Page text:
The ongoing feud in the E-Book Antitrust case between the court appointed monitor and Apple Inc intensified Monday when the Washington Lawyer monitoring the company claimed Apple was obstructing his work.
Michael Bromwich, the appointed external monitor that reviews Apple’s antitrust and training policies after it was found guilty of conspiring to fix prices, claimed that he had been cut off from top executives at Apple. Earlier last month. Apple, on the other hand, argued that Bromwich’s investigation was interfering with its business operations. Apple also objected to the $138,432 in legal fees it had to pay to Bromwich for just two weeks of service. Court documents showed that Apple was refusing to schedule interviews, making just 2 out of the 15 people available for interview.
“In my 20 years of doing oversight work, I have never before had the entity over which I was exercising oversight unilaterally dictate who could be interviewed, even in those instances in which I have dealt with very sensitive matter, including highly classified matters of national security,” Bromwich wrote, noting that he had been appointed as a monitor three times before and had conducted scores of investigations in the public and private sector and supervised hundreds of others.
Bromwich said in the documents filed Monday that since he was appointed in October, he and his staff have only be permitted 13 hours of interviews or discussions during two visits to California.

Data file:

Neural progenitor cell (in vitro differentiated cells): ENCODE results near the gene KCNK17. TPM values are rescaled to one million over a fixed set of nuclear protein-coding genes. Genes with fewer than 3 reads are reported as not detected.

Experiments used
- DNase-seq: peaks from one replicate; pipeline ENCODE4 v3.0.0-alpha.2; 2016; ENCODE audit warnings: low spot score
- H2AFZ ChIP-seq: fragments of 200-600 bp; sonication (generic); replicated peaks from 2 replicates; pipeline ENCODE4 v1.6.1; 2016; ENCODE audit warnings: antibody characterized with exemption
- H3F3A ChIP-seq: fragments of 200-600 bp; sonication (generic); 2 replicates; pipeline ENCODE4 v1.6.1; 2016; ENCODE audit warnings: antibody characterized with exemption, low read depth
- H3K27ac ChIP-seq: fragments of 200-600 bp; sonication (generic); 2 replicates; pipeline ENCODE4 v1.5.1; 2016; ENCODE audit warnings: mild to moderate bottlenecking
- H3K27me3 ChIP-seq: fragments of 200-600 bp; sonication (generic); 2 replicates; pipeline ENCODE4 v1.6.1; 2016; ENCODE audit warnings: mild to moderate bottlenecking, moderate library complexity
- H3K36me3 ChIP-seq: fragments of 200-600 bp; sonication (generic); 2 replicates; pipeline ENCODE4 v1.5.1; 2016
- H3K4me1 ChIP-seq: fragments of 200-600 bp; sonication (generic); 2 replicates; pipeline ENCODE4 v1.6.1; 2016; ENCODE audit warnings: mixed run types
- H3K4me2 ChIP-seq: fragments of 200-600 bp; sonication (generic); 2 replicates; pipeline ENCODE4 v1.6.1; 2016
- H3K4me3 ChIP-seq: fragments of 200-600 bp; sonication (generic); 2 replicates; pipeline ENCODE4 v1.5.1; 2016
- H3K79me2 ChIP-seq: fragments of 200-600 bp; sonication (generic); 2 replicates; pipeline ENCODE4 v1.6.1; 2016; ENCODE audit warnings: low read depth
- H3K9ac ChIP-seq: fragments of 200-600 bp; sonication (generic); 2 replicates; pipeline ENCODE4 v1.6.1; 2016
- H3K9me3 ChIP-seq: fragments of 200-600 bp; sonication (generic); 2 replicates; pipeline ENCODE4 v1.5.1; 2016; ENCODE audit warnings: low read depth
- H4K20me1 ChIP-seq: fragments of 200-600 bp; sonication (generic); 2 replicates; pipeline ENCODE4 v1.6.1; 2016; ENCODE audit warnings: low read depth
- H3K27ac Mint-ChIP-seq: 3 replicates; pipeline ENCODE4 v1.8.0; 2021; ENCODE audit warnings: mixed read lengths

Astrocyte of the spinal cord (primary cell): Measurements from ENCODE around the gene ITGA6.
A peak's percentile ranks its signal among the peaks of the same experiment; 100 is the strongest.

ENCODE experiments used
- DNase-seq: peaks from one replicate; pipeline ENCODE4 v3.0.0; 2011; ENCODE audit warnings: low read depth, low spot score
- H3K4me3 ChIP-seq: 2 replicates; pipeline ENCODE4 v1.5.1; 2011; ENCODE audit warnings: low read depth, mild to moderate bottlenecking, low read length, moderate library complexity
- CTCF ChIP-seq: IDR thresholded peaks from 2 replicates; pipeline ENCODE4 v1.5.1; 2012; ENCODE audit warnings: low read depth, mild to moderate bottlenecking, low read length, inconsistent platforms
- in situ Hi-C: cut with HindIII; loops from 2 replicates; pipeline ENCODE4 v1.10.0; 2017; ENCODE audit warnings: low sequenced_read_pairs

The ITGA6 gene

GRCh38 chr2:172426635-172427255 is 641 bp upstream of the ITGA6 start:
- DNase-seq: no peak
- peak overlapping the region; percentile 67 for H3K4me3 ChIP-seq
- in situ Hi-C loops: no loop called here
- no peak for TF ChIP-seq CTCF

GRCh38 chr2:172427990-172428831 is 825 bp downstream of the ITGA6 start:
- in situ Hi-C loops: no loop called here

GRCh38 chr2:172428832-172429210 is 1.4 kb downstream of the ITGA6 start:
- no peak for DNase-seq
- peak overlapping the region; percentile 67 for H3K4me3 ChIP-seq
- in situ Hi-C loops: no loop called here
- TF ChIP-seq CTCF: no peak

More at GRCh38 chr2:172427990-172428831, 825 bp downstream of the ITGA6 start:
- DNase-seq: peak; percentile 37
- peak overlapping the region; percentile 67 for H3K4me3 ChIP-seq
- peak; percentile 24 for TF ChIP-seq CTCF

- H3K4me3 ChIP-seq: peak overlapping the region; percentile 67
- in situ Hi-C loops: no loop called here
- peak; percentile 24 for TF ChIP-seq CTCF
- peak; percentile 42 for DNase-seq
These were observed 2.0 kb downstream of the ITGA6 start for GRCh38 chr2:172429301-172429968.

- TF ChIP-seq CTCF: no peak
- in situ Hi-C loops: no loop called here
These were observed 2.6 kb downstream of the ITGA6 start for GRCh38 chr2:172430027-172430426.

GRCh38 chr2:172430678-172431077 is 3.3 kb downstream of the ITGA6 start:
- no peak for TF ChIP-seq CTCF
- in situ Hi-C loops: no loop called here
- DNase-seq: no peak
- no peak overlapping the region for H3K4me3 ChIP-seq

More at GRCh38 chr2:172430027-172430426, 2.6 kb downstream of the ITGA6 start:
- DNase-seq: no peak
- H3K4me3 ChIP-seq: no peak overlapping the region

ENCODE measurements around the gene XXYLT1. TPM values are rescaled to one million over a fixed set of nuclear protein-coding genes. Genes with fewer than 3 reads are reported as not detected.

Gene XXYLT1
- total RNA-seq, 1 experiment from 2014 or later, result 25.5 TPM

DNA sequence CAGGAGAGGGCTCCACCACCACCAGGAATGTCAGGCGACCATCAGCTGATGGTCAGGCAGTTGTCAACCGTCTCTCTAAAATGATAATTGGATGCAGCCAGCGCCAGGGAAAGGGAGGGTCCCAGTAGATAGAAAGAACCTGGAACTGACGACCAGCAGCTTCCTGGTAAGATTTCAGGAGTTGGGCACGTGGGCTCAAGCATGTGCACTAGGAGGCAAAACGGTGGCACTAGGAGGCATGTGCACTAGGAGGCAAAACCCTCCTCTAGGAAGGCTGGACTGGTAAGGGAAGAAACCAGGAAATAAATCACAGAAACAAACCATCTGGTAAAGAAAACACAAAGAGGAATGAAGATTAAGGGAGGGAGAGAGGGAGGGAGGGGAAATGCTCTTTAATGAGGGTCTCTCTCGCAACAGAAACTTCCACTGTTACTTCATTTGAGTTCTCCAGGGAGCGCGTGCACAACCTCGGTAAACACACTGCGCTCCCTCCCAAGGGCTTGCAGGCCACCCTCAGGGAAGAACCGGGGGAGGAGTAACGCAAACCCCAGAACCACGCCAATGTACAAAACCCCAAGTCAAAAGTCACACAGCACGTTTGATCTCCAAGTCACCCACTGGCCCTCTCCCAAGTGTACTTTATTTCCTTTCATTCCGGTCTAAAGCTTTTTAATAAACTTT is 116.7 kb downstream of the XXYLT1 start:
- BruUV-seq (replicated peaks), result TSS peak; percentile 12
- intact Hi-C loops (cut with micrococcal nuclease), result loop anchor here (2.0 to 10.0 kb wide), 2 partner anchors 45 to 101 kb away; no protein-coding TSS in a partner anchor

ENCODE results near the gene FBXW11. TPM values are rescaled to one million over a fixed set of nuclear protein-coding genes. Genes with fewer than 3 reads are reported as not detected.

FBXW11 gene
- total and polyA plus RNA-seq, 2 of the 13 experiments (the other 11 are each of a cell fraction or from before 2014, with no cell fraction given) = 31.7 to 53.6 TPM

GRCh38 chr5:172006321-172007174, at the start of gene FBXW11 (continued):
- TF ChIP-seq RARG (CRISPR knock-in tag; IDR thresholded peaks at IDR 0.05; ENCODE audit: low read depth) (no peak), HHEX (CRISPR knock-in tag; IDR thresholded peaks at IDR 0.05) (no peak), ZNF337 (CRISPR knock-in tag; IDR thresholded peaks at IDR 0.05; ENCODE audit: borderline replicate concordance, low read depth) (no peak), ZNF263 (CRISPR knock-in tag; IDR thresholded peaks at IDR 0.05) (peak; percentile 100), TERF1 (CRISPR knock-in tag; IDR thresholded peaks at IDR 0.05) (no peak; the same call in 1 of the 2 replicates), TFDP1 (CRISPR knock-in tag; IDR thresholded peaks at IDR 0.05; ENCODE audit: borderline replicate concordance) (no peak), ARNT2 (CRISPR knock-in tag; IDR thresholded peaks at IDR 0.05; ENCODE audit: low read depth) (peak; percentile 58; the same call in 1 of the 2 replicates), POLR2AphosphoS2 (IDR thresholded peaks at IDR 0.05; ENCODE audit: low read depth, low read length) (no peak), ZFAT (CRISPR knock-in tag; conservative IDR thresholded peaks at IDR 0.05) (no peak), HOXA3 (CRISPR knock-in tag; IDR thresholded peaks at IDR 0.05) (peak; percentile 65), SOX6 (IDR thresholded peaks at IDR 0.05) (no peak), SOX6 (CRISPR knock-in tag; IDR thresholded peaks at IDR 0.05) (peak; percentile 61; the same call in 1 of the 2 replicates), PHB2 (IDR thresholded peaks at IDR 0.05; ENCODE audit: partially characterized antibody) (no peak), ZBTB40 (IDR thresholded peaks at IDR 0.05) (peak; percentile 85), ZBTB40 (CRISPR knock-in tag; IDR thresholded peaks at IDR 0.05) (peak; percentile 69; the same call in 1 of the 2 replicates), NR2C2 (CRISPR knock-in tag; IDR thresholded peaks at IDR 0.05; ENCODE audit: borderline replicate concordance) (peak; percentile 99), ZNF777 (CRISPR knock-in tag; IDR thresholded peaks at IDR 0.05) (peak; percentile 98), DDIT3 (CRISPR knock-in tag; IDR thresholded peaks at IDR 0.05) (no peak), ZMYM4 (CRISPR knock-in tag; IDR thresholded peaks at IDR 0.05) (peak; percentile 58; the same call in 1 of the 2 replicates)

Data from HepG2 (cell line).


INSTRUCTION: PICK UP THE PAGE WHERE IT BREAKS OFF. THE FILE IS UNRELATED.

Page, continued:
He said seven of the 11 people he had been permitted to interview were lawyers rather than business people and the interviews had to take place at a remote location in Sunnyvale, Calif., rather than at the company’s headquarters in Cupertino, Calif.
An Apple director reportedly told Bromwich that executives inside the company would “never get over the case” and that they were “extremely angry” while some in the company were “fearful.”
The Department of Justice lawyers said it was “remarkable, and wholly unbelievable” that any one-hour interview would interfere with business operations. Apple lawyers believed Bromwich had took his role too far.
Apple lawyers said Bromwich had launched a “broad and amorphous inquisition” and was “conducting a roving investigation that is interfering with Apple’s business operations, risking the public disclosure of privileged and confidential information, and imposing substantial and rapidly escalating costs on Apple that it will never be able to recover it if prevails on its pending appeal.”
“Apple is suffering from Mr. Bromwich’s unwarranted inquisition of the company’s high-level executives and board of directors,” they wrote.
An Apple spokesman did not immediately respond to a request for comment.